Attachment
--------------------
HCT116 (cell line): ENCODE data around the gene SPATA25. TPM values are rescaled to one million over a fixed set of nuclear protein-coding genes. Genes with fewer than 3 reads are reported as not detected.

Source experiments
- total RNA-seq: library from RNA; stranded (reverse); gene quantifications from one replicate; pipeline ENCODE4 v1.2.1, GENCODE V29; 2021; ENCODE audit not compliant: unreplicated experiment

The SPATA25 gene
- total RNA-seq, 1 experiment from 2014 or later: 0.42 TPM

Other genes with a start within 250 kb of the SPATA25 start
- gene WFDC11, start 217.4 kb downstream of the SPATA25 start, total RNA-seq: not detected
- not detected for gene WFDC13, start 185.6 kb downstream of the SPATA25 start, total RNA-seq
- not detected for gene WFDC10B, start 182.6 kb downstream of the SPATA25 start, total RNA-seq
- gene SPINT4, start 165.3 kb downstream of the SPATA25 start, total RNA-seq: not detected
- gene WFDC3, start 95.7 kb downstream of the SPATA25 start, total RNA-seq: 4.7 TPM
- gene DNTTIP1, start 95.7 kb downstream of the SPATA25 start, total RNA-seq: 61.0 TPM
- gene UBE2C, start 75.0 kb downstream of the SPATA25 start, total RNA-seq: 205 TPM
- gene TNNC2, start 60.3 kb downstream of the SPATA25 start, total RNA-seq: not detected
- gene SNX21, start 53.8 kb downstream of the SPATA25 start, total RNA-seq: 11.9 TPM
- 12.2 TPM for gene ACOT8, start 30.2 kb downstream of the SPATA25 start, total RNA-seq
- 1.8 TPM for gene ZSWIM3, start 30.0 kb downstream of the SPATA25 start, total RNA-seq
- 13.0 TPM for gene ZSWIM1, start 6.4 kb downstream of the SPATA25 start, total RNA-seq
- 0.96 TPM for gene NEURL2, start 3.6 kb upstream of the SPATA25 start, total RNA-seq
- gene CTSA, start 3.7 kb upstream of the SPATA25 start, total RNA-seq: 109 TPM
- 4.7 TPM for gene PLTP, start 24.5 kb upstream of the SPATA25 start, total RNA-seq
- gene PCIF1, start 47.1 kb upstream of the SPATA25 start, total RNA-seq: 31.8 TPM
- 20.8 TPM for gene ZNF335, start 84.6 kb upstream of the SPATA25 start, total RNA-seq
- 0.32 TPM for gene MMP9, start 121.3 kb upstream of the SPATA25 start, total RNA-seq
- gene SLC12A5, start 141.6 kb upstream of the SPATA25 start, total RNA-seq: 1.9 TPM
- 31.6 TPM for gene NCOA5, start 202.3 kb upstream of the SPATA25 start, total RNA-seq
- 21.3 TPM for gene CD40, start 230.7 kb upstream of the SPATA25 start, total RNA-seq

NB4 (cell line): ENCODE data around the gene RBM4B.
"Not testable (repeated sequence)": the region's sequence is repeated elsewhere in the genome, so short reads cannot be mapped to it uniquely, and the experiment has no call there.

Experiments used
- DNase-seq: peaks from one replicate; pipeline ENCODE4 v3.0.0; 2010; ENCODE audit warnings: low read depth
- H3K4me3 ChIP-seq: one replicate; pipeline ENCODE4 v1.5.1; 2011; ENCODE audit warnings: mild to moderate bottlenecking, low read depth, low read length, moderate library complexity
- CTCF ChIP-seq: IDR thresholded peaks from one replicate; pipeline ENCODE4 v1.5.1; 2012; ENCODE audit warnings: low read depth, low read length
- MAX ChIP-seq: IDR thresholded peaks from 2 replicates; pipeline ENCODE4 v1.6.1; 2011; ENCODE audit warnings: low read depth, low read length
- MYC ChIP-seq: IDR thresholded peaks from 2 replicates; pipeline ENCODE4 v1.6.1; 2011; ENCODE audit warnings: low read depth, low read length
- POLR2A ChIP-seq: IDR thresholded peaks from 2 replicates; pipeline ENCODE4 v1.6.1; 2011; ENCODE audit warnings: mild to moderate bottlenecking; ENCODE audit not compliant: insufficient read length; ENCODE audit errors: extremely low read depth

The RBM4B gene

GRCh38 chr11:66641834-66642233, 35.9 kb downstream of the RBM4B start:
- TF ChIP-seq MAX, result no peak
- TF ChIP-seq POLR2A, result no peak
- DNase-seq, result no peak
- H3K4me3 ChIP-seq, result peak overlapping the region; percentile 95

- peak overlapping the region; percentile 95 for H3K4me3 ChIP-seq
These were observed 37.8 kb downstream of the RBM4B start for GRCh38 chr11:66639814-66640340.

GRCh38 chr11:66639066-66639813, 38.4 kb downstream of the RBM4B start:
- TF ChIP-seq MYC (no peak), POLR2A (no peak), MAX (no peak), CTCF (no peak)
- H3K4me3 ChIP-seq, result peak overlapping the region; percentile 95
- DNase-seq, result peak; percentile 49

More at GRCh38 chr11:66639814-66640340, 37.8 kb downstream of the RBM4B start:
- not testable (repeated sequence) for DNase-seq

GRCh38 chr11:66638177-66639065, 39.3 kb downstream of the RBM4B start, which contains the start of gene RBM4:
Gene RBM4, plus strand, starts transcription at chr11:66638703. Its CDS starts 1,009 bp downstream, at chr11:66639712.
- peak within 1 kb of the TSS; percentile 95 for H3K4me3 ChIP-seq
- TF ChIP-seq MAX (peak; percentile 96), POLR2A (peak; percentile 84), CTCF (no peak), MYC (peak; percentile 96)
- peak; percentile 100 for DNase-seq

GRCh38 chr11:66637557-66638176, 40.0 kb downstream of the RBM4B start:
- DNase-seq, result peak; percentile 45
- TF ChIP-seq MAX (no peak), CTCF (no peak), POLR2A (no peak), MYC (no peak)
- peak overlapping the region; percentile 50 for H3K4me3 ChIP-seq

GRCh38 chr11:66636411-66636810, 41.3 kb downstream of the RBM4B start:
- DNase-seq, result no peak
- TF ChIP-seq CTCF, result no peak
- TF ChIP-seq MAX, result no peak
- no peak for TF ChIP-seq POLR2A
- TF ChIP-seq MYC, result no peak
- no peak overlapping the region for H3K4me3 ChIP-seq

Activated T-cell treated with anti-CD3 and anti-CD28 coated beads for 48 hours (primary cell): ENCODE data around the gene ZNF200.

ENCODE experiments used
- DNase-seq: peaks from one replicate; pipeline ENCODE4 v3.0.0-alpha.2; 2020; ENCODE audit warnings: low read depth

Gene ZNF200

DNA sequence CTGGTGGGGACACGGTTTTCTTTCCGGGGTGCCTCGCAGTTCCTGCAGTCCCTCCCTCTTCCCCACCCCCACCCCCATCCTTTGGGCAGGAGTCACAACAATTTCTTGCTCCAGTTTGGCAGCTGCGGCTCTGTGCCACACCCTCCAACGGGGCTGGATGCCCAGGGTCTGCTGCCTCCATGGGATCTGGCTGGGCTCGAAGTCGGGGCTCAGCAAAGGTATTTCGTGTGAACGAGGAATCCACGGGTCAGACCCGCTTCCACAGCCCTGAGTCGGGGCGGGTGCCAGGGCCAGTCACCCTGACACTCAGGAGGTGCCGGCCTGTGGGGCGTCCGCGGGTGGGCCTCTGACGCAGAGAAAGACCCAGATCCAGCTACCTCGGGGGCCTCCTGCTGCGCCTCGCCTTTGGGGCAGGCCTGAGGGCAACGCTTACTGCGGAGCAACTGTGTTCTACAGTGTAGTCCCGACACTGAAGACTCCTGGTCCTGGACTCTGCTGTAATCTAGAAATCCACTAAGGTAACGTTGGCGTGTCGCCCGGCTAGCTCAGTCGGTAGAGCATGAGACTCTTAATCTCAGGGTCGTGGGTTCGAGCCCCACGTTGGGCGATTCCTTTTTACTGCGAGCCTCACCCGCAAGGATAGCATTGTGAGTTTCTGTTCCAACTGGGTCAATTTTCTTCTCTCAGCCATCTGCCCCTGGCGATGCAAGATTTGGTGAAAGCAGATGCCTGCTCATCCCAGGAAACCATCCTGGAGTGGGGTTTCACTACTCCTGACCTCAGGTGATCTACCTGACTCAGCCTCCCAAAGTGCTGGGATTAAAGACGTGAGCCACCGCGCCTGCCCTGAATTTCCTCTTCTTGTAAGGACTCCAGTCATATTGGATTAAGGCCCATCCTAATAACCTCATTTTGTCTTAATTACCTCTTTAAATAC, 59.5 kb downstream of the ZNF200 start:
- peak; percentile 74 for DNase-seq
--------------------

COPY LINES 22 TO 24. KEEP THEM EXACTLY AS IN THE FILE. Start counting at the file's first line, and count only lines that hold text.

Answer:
- gene PCIF1, start 47.1 kb upstream of the SPATA25 start, total RNA-seq: 31.8 TPM
- 20.8 TPM for gene ZNF335, start 84.6 kb upstream of the SPATA25 start, total RNA-seq
- 0.32 TPM for gene MMP9, start 121.3 kb upstream of the SPATA25 start, total RNA-seq